What is passive immunity?
Introduction of antibodies from an outside source, no direct contact with pathogen. No memory cells produced.
What is active immunity?
Stimulating production of antibodies by the individuals own immune system. Long lasting.
2 types of active immunity
natural and artificial
What is natural active immunity?
Results from an individual becoming infected with a disease under normal circumstances
What is artificial active immunity?
Inducing immune response without suffering symptoms i.e. vaccination.
Features of a successful vaccine
-Economically available in sufficient quantities to even the most vulnerable population
-Little/no side effects
-Means of producing, storing and transporting
-Means of administering
-Possible to vaccinate the vast majority of population to produce herd immunity
What is herd immunity?
immunity in most of a population to protect those that are not vaccinated
In a population, which demographic may no be vaccinated?
Babies and very young children
Why can vaccinations not eliminate a disease?
-Vaccinations can't induce immunity to everyone e.g those with defective immune systems
-May get illness immediately after vaccination but before immune response
-Individuals may have objections to vaccinations e.g. religion
Ethics of vaccinations
-Production involves animals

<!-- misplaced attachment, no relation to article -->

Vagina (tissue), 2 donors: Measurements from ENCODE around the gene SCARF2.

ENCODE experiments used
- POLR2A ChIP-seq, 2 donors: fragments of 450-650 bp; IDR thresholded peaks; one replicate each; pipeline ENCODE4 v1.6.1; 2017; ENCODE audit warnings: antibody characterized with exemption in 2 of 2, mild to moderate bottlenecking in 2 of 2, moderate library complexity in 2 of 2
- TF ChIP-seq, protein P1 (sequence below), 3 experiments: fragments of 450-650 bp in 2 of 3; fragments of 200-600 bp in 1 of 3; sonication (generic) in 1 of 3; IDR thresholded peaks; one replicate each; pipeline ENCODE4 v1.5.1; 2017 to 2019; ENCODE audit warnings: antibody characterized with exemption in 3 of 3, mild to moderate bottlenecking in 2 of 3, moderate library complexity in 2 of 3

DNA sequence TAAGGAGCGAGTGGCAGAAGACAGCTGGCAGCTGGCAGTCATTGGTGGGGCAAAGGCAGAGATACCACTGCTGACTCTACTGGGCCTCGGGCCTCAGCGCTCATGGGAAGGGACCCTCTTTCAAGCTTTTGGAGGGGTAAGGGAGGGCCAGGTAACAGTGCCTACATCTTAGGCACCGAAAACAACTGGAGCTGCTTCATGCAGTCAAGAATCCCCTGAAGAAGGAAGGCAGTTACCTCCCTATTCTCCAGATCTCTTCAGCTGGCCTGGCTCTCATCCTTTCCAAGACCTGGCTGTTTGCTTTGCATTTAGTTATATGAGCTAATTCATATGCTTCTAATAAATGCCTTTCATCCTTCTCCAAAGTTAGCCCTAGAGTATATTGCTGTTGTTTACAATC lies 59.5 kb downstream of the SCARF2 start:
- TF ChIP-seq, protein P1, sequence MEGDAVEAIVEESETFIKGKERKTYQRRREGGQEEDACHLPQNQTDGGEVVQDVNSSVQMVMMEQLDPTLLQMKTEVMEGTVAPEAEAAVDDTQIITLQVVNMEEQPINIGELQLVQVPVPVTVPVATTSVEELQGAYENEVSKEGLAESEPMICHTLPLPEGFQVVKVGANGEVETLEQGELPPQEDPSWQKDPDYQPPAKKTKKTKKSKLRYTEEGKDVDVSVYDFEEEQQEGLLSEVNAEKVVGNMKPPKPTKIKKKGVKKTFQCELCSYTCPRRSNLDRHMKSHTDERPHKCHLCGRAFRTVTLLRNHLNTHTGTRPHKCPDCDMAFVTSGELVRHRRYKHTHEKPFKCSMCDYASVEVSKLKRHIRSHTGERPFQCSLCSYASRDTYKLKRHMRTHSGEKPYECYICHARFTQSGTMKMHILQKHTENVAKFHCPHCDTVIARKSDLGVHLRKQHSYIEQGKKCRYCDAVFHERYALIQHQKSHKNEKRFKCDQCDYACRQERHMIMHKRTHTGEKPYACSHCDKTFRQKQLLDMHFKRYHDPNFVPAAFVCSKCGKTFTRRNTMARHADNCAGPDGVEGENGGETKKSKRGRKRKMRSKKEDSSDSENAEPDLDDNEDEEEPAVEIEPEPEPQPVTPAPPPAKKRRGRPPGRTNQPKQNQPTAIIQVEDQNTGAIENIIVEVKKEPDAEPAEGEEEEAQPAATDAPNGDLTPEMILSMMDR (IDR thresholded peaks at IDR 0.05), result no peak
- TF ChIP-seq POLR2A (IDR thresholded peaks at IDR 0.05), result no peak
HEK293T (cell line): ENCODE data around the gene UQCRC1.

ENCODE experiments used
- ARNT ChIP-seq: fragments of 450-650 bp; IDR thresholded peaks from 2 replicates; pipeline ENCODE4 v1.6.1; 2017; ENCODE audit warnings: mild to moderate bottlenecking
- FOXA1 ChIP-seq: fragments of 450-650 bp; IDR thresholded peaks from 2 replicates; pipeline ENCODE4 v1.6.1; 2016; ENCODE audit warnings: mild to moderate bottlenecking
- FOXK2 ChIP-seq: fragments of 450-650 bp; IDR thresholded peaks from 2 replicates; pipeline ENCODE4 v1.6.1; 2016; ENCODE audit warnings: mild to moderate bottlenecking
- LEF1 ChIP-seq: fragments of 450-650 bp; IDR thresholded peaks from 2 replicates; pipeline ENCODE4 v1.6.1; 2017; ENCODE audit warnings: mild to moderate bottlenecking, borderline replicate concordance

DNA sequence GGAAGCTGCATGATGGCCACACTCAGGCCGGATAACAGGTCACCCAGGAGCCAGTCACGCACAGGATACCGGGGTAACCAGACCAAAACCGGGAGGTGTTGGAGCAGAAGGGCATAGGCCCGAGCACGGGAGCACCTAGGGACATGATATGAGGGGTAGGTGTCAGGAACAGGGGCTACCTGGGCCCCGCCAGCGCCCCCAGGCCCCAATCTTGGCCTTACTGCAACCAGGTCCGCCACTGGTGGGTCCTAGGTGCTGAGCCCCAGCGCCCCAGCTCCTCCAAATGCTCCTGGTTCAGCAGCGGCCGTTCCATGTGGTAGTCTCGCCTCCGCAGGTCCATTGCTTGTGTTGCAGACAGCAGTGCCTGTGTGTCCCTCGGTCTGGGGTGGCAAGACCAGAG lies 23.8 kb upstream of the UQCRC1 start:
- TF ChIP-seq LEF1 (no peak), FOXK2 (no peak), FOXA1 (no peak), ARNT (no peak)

-Possible long-term side effects
-Who should vaccinations be tested on?
What does HIV stand for?
human immunodeficiency virus
What illness does HIV cause and what does it stand for?
AIDS - acquired immune deficiency syndrome
What type of virus is HIV?
How does the HIV virus replicate?
1) HIV enters bloodstream and circulates around the body
2) Protein called CD4 binds to protein on HIV. This is most frequently on helper T cells
3) Protein capsid fuses with cell-surface membrane
4) RNA and HIV enzymes enter helper T cell
5) HIV's reverse transcriptase converts virus's RNA to DNA
6) New DNA moved into helper T cells nucleus and into it's DNA
7) HIV DNA in nucleus creates mRNA. Has instructions for making new viral proteins
and RNA to go into new HIV virus
8) mRNA passes out of nuclear pore, use cell's protein synthesis mechanisms to make HIV particles
9) HIV particle breaks away from T helper cell with a piece of it's cell-membrane surrounding them - lipid envelope
How HIV causes the symptoms of AIDS
Attacks helper T cells. Without them, immune systems can't B cells to produce antibodies or cytotoxic T cells. Memory cells become infected or destroyed.
Why are antibiotics ineffective against viral diseases like AIDS
One way antibiotics work is preventing bacteria from making normal cell wall. In bacteria, antibiotics inhibit enzymes required for synthesis and assembly of peptide cross-linkages in bacterial cells walls making them unable to withstand pressure so the cell bursts. Viruses rely on host cell to carry out metabolic processes so lack cell structures. Therefore, ineffective as no metabolic mechanisms or cell structures to disrupt. Also, have protein coat not murein cell wall so no sites where antibiotics can work.